Antiquities of Samarkand. Namazga Mosque. Plan, Elevation, and Sections
This plan, section and elevation of the Namazga Mosque in Samarkand (Uzbekistan) is from the archeological part of Turkestan Album. The six-volume photographic survey was produced in 1871-72 under the patronage of General Konstantin P. von Kaufman, the first governor-general (1867-82) of Turkestan, as the Russian Empire’s Central Asian territories were called. The album devotes special attention to Samarkand’s Islamic architectural heritage. A namazga mosque was specifically intended to mark Eid al-Fitr (a holiday observed at the end of the Ramadan fast), as well as Kurban, or Eid al-Adha, the Festival of Sacrifice. In Samarkand the original namazga dated to perhaps as early as the 11th century. Although rebuilt by the Timurids in the 15th century, the decrepit mosque was replaced in the first half of the 17th century by Nadir Divan-Begi, vizier and uncle of the Bukharan ruler Iman-Quli Khan. Located on the southern fringes of the city, this version of the Namazga Mosque was completed around 1630. The domed central structure of the mosque is flanked by one-story arcaded galleries, each with six low domes. At the center of the main facade is a large arched iwan (vaulted hall, walled on three sides, with one end open) that frames the entrance to the main structure. The section drawing indicates that the interior culminated in a low vaulted dome, over which arose a high dome on a cylinder, or drum.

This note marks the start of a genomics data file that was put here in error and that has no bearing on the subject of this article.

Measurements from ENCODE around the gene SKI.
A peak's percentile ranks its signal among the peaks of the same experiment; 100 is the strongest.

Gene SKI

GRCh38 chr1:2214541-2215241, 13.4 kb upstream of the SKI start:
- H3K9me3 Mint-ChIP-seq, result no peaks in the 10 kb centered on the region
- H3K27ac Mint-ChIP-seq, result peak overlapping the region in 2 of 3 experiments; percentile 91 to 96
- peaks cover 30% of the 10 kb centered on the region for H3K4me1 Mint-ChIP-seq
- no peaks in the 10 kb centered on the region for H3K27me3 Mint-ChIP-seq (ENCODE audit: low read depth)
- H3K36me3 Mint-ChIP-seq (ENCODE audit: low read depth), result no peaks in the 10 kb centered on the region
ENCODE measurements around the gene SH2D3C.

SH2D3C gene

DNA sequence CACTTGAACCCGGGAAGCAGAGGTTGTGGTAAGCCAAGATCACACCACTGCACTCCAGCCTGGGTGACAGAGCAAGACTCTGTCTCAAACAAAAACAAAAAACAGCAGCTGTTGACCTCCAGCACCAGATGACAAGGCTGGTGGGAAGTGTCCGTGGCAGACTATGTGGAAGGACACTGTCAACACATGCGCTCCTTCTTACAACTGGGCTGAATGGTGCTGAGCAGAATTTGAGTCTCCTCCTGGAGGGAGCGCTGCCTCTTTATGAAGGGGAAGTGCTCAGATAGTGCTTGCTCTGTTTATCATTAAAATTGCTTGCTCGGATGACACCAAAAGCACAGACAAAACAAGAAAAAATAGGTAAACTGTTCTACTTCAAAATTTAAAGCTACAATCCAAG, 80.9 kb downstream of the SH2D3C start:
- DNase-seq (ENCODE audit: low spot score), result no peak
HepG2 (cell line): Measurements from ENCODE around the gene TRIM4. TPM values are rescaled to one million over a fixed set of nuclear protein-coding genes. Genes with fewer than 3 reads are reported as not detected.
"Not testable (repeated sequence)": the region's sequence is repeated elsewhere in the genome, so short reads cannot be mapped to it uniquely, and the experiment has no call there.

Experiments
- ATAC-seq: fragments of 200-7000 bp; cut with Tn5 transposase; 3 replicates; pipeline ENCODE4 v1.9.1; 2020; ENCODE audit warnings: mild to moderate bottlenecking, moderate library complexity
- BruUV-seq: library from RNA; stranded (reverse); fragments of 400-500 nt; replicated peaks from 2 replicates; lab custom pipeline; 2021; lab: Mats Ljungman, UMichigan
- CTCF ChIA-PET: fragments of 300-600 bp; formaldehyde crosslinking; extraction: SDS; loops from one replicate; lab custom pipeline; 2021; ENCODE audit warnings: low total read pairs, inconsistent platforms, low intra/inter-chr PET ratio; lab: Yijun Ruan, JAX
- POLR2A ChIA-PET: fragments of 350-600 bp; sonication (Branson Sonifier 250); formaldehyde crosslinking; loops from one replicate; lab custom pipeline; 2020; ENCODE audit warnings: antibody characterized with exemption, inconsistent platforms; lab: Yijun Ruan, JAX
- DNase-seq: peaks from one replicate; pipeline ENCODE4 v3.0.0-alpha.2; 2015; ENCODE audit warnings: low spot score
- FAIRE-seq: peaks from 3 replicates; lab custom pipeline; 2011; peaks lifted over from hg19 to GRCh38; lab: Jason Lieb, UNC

Saint Petersburg, Russia
Title in Original Language
Самаркандския древности. Мечеть Намазга. План, фасад, и разрез
Type of Item
1 drawing : hand-colored
- Illustration in: Turkestan Album, Archaeological Part, 1871-1872, part 1, volume 2, plate 132.
Last updated: September 30, 2016